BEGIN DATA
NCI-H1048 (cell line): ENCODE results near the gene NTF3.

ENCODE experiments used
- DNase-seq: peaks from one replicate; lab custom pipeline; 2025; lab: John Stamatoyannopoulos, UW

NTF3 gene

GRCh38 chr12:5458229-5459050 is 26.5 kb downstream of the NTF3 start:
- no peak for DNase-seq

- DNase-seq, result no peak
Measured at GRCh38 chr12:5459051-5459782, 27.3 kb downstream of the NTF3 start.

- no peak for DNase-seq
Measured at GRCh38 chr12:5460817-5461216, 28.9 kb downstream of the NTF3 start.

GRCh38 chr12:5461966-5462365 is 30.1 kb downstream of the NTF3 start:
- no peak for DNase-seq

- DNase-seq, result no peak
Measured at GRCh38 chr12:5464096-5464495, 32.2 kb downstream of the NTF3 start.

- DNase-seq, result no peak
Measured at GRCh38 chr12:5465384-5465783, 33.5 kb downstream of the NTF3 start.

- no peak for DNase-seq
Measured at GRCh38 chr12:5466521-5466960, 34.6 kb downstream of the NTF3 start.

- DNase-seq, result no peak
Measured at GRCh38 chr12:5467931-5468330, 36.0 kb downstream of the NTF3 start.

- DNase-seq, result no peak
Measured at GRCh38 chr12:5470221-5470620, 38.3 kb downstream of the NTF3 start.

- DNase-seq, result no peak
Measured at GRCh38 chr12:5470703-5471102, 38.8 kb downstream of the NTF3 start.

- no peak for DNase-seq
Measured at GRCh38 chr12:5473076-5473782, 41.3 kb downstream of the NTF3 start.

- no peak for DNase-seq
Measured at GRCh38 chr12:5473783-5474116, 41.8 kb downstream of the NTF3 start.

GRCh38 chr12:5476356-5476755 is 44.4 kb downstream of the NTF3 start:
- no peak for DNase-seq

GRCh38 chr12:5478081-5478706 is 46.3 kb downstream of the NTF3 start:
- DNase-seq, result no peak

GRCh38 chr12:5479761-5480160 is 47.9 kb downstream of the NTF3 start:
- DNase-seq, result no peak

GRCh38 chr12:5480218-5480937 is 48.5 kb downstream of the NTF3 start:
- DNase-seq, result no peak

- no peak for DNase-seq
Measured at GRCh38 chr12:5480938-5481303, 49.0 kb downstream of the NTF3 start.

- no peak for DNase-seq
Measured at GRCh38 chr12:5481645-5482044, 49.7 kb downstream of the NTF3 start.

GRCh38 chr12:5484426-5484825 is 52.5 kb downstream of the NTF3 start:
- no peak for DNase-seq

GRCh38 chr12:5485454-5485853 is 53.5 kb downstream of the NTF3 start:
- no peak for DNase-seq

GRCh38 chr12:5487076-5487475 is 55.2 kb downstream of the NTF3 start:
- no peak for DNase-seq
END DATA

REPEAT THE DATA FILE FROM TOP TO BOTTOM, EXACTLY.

NCI-H1048 (cell line): ENCODE results near the gene NTF3.

ENCODE experiments used
- DNase-seq: peaks from one replicate; lab custom pipeline; 2025; lab: John Stamatoyannopoulos, UW

NTF3 gene

GRCh38 chr12:5458229-5459050 is 26.5 kb downstream of the NTF3 start:
- no peak for DNase-seq

- DNase-seq, result no peak
Measured at GRCh38 chr12:5459051-5459782, 27.3 kb downstream of the NTF3 start.

- no peak for DNase-seq
Measured at GRCh38 chr12:5460817-5461216, 28.9 kb downstream of the NTF3 start.

GRCh38 chr12:5461966-5462365 is 30.1 kb downstream of the NTF3 start:
- no peak for DNase-seq

- DNase-seq, result no peak
Measured at GRCh38 chr12:5464096-5464495, 32.2 kb downstream of the NTF3 start.

- DNase-seq, result no peak
Measured at GRCh38 chr12:5465384-5465783, 33.5 kb downstream of the NTF3 start.

- no peak for DNase-seq
Measured at GRCh38 chr12:5466521-5466960, 34.6 kb downstream of the NTF3 start.

- DNase-seq, result no peak
Measured at GRCh38 chr12:5467931-5468330, 36.0 kb downstream of the NTF3 start.

- DNase-seq, result no peak
Measured at GRCh38 chr12:5470221-5470620, 38.3 kb downstream of the NTF3 start.

- DNase-seq, result no peak
Measured at GRCh38 chr12:5470703-5471102, 38.8 kb downstream of the NTF3 start.

- no peak for DNase-seq
Measured at GRCh38 chr12:5473076-5473782, 41.3 kb downstream of the NTF3 start.

- no peak for DNase-seq
Measured at GRCh38 chr12:5473783-5474116, 41.8 kb downstream of the NTF3 start.

GRCh38 chr12:5476356-5476755 is 44.4 kb downstream of the NTF3 start:
- no peak for DNase-seq

GRCh38 chr12:5478081-5478706 is 46.3 kb downstream of the NTF3 start:
- DNase-seq, result no peak

GRCh38 chr12:5479761-5480160 is 47.9 kb downstream of the NTF3 start:
- DNase-seq, result no peak

GRCh38 chr12:5480218-5480937 is 48.5 kb downstream of the NTF3 start:
- DNase-seq, result no peak

- no peak for DNase-seq
Measured at GRCh38 chr12:5480938-5481303, 49.0 kb downstream of the NTF3 start.

- no peak for DNase-seq
Measured at GRCh38 chr12:5481645-5482044, 49.7 kb downstream of the NTF3 start.

GRCh38 chr12:5484426-5484825 is 52.5 kb downstream of the NTF3 start:
- no peak for DNase-seq

GRCh38 chr12:5485454-5485853 is 53.5 kb downstream of the NTF3 start:
- no peak for DNase-seq

GRCh38 chr12:5487076-5487475 is 55.2 kb downstream of the NTF3 start:
- no peak for DNase-seq